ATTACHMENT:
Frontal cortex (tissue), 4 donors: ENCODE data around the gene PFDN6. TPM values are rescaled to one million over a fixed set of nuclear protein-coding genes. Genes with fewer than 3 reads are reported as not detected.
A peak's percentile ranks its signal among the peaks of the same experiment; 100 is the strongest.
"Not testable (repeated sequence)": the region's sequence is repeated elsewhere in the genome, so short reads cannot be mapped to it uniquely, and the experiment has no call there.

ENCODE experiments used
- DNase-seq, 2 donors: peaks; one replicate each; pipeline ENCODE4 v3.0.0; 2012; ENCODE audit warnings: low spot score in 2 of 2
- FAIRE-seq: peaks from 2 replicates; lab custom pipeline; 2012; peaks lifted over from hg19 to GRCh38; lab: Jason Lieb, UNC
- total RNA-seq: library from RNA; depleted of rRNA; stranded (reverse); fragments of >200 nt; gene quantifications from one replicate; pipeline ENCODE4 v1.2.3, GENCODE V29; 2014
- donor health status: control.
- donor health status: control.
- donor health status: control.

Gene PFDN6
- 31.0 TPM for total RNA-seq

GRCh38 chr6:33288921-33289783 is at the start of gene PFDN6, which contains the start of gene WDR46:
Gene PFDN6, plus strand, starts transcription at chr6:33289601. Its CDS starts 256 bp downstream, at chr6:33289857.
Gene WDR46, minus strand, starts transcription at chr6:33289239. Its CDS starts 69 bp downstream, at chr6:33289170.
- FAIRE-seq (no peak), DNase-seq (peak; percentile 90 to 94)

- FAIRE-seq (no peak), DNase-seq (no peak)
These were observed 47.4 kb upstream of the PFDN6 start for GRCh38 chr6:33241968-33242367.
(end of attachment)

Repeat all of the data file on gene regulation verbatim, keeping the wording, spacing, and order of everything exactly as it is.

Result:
Frontal cortex (tissue), 4 donors: ENCODE data around the gene PFDN6. TPM values are rescaled to one million over a fixed set of nuclear protein-coding genes. Genes with fewer than 3 reads are reported as not detected.
A peak's percentile ranks its signal among the peaks of the same experiment; 100 is the strongest.
"Not testable (repeated sequence)": the region's sequence is repeated elsewhere in the genome, so short reads cannot be mapped to it uniquely, and the experiment has no call there.

ENCODE experiments used
- DNase-seq, 2 donors: peaks; one replicate each; pipeline ENCODE4 v3.0.0; 2012; ENCODE audit warnings: low spot score in 2 of 2
- FAIRE-seq: peaks from 2 replicates; lab custom pipeline; 2012; peaks lifted over from hg19 to GRCh38; lab: Jason Lieb, UNC
- total RNA-seq: library from RNA; depleted of rRNA; stranded (reverse); fragments of >200 nt; gene quantifications from one replicate; pipeline ENCODE4 v1.2.3, GENCODE V29; 2014
- donor health status: control.
- donor health status: control.
- donor health status: control.

Gene PFDN6
- 31.0 TPM for total RNA-seq

GRCh38 chr6:33288921-33289783 is at the start of gene PFDN6, which contains the start of gene WDR46:
Gene PFDN6, plus strand, starts transcription at chr6:33289601. Its CDS starts 256 bp downstream, at chr6:33289857.
Gene WDR46, minus strand, starts transcription at chr6:33289239. Its CDS starts 69 bp downstream, at chr6:33289170.
- FAIRE-seq (no peak), DNase-seq (peak; percentile 90 to 94)

- FAIRE-seq (no peak), DNase-seq (no peak)
These were observed 47.4 kb upstream of the PFDN6 start for GRCh38 chr6:33241968-33242367.